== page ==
Not everyone is convinced that the laws passed in Hartford have a direct effect on Connecticut businesses, that is, until it hits close to home. Westmark Corporation, a Sterling-based fabric conversion company that employs twelve highly skilled individuals, faces an uncertain future in the state following the passage of the new paid family and medical leave program, which relies on a statewide payroll tax on all private sector workers. Entrepreneurs like Norman Baker and his …son Michael of Westmark now find themselves in a difficult situation. I had the pleasure of touring their company today where I learned more about their business and listened to their concerns about our state’s current direction.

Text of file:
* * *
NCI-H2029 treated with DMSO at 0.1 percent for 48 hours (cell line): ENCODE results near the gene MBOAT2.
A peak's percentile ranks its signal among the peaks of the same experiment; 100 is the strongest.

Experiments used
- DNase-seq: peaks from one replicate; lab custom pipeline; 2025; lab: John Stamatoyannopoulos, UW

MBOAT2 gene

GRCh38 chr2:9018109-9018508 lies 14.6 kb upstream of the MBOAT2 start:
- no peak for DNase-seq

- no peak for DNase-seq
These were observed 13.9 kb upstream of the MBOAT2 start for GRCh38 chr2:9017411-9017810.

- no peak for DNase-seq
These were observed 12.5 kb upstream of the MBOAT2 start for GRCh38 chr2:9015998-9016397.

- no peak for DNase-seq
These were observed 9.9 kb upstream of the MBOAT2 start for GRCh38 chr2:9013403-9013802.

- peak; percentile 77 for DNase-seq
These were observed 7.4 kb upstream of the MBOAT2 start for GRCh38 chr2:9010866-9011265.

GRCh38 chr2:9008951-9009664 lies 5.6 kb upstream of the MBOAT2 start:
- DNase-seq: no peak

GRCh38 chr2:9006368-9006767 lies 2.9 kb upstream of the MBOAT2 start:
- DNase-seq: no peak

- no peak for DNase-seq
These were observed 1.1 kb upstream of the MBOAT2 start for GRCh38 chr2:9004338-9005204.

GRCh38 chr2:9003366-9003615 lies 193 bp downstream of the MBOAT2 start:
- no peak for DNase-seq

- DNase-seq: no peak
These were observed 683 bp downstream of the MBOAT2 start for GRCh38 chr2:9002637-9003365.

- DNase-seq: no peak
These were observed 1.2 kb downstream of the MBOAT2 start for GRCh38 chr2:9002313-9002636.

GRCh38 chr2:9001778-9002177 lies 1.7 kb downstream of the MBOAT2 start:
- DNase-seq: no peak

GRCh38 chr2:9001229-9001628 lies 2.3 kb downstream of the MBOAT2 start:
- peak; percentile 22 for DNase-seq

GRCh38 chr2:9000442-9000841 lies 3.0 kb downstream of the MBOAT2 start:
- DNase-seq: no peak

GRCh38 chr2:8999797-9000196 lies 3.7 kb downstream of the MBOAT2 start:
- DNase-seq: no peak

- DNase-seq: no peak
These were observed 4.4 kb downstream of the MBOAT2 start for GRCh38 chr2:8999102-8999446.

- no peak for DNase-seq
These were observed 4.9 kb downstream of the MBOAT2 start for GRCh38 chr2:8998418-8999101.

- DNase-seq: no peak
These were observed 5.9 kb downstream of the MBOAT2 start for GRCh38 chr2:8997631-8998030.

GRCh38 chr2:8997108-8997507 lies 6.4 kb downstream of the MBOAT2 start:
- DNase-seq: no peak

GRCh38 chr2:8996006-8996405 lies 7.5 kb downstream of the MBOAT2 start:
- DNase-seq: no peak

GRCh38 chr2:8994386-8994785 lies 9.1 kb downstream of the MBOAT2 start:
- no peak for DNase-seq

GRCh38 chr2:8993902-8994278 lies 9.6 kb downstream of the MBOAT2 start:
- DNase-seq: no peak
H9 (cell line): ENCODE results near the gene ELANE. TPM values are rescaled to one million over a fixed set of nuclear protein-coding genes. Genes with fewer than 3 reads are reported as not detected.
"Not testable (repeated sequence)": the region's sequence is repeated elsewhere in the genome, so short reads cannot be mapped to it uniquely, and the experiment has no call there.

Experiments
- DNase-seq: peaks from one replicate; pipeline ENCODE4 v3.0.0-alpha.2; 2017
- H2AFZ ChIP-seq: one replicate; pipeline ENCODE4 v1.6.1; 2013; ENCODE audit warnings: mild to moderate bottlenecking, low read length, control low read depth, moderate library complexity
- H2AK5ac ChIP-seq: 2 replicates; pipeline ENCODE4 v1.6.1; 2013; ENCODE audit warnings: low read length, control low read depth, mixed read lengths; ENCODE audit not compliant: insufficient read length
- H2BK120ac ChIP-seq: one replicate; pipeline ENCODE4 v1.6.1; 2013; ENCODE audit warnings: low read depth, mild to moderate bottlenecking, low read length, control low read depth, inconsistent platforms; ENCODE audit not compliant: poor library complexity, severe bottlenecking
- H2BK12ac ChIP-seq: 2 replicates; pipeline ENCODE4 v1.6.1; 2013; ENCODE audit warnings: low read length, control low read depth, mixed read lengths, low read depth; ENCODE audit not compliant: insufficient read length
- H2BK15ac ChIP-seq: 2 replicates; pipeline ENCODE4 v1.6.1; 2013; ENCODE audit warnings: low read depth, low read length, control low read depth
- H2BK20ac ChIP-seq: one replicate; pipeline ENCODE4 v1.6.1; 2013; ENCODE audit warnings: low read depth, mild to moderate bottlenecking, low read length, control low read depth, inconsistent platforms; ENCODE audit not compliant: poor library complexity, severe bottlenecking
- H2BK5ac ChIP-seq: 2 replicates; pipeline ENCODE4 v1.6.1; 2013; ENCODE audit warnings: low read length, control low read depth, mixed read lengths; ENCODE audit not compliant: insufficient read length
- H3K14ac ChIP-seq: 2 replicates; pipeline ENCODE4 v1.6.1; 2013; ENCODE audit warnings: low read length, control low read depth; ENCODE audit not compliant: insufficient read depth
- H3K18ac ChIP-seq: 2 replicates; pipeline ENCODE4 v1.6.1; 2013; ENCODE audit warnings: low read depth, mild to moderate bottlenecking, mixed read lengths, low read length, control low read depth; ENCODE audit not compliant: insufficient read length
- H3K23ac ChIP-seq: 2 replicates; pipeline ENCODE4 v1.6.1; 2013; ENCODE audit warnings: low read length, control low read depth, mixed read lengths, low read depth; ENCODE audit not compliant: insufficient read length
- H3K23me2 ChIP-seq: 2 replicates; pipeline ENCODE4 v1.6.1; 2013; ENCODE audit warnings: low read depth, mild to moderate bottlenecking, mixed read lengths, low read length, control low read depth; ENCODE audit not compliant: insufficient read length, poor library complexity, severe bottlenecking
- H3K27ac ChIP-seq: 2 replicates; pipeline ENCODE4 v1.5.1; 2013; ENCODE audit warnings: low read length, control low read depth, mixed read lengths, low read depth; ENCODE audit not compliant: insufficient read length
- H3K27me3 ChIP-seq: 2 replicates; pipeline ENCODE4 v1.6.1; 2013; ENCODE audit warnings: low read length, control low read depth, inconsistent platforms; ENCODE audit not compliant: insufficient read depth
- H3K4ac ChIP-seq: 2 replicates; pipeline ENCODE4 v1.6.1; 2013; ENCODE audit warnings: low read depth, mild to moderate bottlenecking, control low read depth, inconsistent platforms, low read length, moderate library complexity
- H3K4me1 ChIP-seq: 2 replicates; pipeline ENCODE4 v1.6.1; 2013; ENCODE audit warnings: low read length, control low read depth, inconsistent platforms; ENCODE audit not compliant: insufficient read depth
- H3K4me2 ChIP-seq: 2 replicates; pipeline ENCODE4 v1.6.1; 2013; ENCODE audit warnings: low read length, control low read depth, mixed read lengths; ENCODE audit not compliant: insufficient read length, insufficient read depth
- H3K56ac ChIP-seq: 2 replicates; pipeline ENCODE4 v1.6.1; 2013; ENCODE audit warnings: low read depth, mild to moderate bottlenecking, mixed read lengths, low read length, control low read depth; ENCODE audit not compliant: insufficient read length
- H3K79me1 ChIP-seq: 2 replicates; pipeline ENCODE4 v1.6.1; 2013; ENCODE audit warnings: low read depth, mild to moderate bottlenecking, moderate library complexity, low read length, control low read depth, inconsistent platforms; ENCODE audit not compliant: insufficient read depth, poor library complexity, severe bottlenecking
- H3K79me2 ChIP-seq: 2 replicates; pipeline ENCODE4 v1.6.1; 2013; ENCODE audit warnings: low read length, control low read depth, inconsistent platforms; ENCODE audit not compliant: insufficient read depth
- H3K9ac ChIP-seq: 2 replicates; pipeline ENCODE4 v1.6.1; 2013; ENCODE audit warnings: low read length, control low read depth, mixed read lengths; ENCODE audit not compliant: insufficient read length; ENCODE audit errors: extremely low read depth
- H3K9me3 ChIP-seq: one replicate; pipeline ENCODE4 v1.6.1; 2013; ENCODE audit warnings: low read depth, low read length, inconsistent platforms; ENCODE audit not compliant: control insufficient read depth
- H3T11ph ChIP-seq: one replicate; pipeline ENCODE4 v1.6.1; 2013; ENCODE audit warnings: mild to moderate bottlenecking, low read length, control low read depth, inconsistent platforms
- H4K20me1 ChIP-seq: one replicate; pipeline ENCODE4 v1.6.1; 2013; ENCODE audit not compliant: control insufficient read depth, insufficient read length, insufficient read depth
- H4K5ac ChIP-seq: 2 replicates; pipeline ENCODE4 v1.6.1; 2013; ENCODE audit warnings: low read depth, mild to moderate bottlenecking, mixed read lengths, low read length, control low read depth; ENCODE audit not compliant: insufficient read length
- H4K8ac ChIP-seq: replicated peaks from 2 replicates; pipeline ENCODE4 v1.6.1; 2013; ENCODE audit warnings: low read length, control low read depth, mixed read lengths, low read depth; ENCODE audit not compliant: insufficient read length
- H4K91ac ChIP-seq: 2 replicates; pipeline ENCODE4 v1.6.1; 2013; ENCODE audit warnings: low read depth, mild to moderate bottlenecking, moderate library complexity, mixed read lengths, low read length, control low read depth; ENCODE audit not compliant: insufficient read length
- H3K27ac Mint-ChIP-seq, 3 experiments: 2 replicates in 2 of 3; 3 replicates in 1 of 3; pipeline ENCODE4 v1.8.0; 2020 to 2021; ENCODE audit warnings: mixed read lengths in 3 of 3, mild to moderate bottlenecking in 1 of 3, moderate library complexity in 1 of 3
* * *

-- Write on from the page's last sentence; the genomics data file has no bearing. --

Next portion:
It is difficult for business owners like the Bakers to hire temporary workers while their employees are out on paid leave, which could be up to 12 weeks under the new plan. This would involve costs to train and pay the temporary hires, only to lay them off once their full time members return. The financial pressure this anti-business legislation places on job creators will factor into their future plans.
My goal is to keep good employers like Westmark in Connecticut, and to attract more companies to our region. Unfortunately, our state’s current course will not get us there. We need to be more mindful about the policies we form in the legislature. As your state representative, I did not support the Democrats’ paid family and medical leave plan because I knew it was a job killer, but I do support the great people of the 45th District, especially the ones who take on considerable risk to employ their fellow residents.